Trust appears to be a major determinant of connectivity and networking among individuals, organizations, places, and material objects involved in the organic commodity networks from local to global level and vice versa. Three trust building mechanisms are identified including trust in persons, trust in organizations/institutions, and trust in things. In organic commodity networks practices these forms of trust often intermingle. However, this trust is sometimes challenged because of opportunism, information and power asymmetry, and suspicion between producer groups and traders, potentially resulting in severe consequences for the success of organic commodity networks. In this case, a mediation process (often led by farmer leaders or a third-party, in general a development organization) may be necessary to rebuild trust and reconnect the ties between these categories. Otherwise, this situation may ultimately lead to mistrust and distrust in, and put at risk the viability of the organic commodity network.

    It also appears that the governance of organic commodity networks opened up the way for (further) collaboration and partnerships between civil society organizations, private enterprises and public agencies. In fact, throughout the processes of initiation, development and further transformation of the organic commodity networks the relationships between the three key players (State, Businesses, and CSOs) have been reshaped as result of ongoing .

    Protocol monitoring materiaalstromen biobased economie
    Meesters, K.P.H. ; Dam, J.E.G. van; Bos, H.L. - \ 2014
    Wageningen : Wageningen UR Food & Biobased Products (Rapport / Food & Biobased Research FBR 1433) - ISBN 9789461737021 - 52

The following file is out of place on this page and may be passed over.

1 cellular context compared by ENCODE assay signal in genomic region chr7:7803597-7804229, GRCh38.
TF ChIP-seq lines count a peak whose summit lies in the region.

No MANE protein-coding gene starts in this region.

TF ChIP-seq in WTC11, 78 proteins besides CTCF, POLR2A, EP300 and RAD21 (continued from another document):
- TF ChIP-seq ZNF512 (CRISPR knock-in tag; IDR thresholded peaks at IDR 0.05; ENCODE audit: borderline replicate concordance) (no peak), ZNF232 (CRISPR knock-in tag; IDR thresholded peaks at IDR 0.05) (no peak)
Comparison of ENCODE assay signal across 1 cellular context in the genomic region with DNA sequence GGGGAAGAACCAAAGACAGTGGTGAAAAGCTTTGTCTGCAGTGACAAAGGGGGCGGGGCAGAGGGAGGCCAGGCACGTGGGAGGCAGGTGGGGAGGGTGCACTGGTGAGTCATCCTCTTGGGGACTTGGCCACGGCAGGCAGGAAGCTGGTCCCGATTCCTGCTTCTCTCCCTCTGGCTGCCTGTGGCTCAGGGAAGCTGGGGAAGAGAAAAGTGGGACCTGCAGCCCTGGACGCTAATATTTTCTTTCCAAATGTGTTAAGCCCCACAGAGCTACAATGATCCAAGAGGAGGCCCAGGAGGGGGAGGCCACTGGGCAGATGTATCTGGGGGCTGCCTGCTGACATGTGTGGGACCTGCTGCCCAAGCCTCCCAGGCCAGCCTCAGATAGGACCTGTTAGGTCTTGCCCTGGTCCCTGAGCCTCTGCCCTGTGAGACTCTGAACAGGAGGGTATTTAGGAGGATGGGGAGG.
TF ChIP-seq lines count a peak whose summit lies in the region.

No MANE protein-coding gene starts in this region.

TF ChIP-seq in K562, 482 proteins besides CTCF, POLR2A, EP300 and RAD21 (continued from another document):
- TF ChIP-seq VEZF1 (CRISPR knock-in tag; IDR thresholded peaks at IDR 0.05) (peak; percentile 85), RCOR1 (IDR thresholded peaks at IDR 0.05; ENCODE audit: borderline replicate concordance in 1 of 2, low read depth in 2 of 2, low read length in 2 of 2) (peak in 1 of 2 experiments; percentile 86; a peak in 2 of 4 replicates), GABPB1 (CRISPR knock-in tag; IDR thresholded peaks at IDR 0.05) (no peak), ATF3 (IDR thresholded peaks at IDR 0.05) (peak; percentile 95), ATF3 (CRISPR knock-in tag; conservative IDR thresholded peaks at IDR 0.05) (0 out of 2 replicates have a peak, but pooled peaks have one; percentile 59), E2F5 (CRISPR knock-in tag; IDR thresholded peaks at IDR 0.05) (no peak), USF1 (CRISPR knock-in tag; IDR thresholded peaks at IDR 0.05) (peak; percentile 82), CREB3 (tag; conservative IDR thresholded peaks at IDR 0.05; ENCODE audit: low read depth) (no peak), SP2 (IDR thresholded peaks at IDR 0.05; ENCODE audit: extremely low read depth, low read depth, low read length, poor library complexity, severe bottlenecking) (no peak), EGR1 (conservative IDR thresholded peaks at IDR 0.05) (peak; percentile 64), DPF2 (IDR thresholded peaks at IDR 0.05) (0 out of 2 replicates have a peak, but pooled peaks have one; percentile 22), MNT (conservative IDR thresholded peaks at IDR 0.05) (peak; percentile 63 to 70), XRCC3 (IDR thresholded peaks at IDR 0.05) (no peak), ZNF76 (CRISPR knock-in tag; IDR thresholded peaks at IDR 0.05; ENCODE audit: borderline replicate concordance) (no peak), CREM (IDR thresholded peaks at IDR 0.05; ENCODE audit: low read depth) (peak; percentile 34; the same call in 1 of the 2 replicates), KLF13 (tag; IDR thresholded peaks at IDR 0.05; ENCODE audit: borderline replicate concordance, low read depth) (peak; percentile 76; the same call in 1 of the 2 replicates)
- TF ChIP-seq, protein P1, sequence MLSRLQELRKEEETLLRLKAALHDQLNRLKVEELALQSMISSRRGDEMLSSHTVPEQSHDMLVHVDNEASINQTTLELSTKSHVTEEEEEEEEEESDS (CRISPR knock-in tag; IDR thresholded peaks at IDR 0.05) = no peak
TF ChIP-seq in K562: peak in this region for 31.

biobased economy - economische ontwikkeling - monitoring - agro-industriële ketens - agro-industriële sector - bio-energie - beleid - biobased economy - economic development - monitoring - agro-industrial chains - agroindustrial sector - bioenergy - policy
    De biobased economy staat aan het begin van haar ontwikkeling. Het is noodzakelijk en uitdagend om juist in deze fase de ontwikkelingen in kaart te brengen. Dat kan alleen als er een goede afstemming is over de definities, uitgangspunten en methode van monitoring. Voor u ligt het eerste monitoringsprotocol voor de biobased economy. Dit protocol bouwt voort op de vele monitoringsactiviteiten die de afgelopen jaren hebben plaatsgevonden. Dit protocol zet een stap in het ontwikkelen van een eenduidige manier van volgen van deze nieuwe sector.
    Urban Waste and Sanitation Services for Sustainable Development: Harnessing social and technical diversity in East Africa
    Vliet, B.J.M. van; Buuren, J.C.L. van; Mgana, S. - \ 2014
    London and New York : Routledge (Routledge studies in sustainable development ) - ISBN 9780415833776 - 176
    volksgezondheidsbevordering - rioolwater - afval - duurzaamheid (sustainability) - duurzame ontwikkeling - technologie - beleid - afvalbeheer - stedelijke gebieden - oost-afrika - sanitation - sewage - wastes - sustainability - sustainable development - technology - policy - waste management - urban areas - east africa